HEMIPLEGIA is the paralysis of one side of the body (either the full left or right side). It is usually due to brain disorder/damage/infection, spinal cord injury or stroke. Associated impairments may include an array of possible impairments such as:
- inability to walk or speak
- epilepsy / seizures
- vastly reduced fine motor skills
- bladder control
- behavioral issues
- breathing disorders
- memory & intellectual impairments
Patients with Hemiplegia are often observed to have muscle weakness/stiffness and performance control and the intensity of symptoms are often aligned with the extent of the injury. Hemiplegia is one of several types of CEREBRAL PALSY. There is also MONOPLEGIA- affecting one arm, DIPLEGIA- impairing either both arms or both legs, and QUADRIPLEGIA affecting all four limbs.
Therapeutic Innovation for Arm Paralysis
Interview by: Phil Muccio, CEO/AxioBionics
A recent patient (Kyle) was being treated for left sided hemiplegia. This entails trying to work with an arm that has been paralyzed by some event. The patient was experiencing unrelenting seizures that necessitated a procedure called a hemispherectomy. This surgical procedure will result in the paralysis of the opposite side of the body. He does a trade-off of course, because you can't live your life with unrelenting seizures. Through this process, if the motor cortex is involved, it's going to leave the opposite side of your body paralyzed. But in Kyle's case, he has some brain control so we wanted to help improve his functionality. (click image to see VIDEO)
Instead of putting his arm in a sling, you want to do the exact opposite to encourage muscle activity and the connection between the brain and the muscles. The patient needs to condition this arm in a manner that he isn't able to do so, but in addition to this, you want to diminish the known problems of paralysis, which are muscle spasms, joint, stiffness, contractures. In a sling, the hand may clench and the elbow may flex- but it kind of leaves you with a clipped wing in a sense-- it's very difficult to use an arm like that. Through NEUROPROSTHETICS, we found a way to put muscle activity back into a paralyzed arm by placing our electric stimulation sleeves on his arm- enabling the patient to access muscle therapy daily, and that arm is active the entire time. It is making the muscles move contract and otherwise be very active, and in that process, we're helping to increase the connection between the brain and the muscle that's called MUSCLE RE-EDUCATION. And if you can lower the muscle spasms that tend to restrict movement, then that patient's arm will be easier to move.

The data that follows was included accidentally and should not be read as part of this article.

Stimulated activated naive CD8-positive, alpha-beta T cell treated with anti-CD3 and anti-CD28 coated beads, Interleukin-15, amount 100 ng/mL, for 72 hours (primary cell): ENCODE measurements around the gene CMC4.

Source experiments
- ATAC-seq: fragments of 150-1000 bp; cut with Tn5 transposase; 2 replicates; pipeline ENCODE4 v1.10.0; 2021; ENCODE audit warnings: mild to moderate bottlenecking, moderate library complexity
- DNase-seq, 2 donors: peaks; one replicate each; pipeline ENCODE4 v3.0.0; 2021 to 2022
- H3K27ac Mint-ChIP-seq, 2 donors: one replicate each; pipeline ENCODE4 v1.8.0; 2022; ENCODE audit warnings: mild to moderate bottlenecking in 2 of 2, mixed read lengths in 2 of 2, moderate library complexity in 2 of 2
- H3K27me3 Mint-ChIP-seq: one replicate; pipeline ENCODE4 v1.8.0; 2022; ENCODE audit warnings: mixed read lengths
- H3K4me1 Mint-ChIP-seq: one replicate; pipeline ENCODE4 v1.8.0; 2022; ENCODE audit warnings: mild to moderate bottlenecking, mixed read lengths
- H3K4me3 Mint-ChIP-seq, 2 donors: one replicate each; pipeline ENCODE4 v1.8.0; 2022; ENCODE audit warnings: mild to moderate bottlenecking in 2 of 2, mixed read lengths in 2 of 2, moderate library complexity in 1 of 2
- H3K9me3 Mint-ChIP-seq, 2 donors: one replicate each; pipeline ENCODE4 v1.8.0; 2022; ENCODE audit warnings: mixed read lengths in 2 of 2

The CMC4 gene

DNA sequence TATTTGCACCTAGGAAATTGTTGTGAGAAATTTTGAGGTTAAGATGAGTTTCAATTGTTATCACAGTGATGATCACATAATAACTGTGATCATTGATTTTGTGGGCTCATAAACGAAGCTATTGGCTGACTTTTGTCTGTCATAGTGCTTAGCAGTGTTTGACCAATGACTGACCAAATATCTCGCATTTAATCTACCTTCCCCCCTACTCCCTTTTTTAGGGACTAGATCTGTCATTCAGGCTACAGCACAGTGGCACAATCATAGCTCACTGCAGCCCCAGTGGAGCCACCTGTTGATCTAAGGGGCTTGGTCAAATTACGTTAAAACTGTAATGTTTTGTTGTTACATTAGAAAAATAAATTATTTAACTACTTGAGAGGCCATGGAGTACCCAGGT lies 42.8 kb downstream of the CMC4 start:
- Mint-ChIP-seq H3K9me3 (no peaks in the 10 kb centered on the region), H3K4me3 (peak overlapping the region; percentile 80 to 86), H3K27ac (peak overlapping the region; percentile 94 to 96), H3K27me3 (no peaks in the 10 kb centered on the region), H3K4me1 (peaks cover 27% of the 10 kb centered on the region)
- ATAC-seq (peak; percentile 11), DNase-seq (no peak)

If you're locked up by muscle tightness, even small amounts of brain control will be rendered because you can't move against the restrictions of muscle spasms. It's important for us to alleviate those spasms to allow the brain to start using the muscles more effectively.
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...FROM A STROKE
Medical associations reports Hemiplegia to largely originate from infancy (strokes in the womb). Adults affected by a stroke event may contract Hemiplegia, but are more commonly affected by HEMIPARESIS, the weakening or inability to move one side of the body (or limbs). Common treatments of hemiparesis includes
- Modified constraint-induced therapy (mCIT)
- Cortical Stimulation: a surgical implant in the brain
- Electric Stimulation: non-invasive neurotherapeutic induction
- Daily Exercises supervised by a physical therapist can add strength to impaired muscles leading to recovery and expanded range of motion
- Assistive/mobility Support devices: including canes, Braces, and wheelchairs - adding increased strength, control and movement.
...FROM TRAUMATIC BRAIN INJURY
A traumatic brain injury (TBI) is an injury that affects how the brain works and may result in paralysis of either side of the body. Injury in the neurotransmitters of the brain or the spinal cord affects control of motor functions. TBIs affect the lives of people of all ages- ranging in severity from mild (concussion), moderate or severe TBI. Anyone can experience a TBI, but data suggest that some groups are at greater risk of dying from a TBI or experiencing long-term health problems after the injury. TBI is a major cause of death and disability in the US with a recorded 61,000 TBI-related deaths in 2019 (est 166 TBI-related deaths every day)
Anyone can experience a TBI, but data suggest that some groups are at greater risk for getting a TBI or having worse health outcomes after the injury. It may be caused by a:
- Bump, blow, or jolt to the head
- Penetrating injury (such as from a gunshot) to the head
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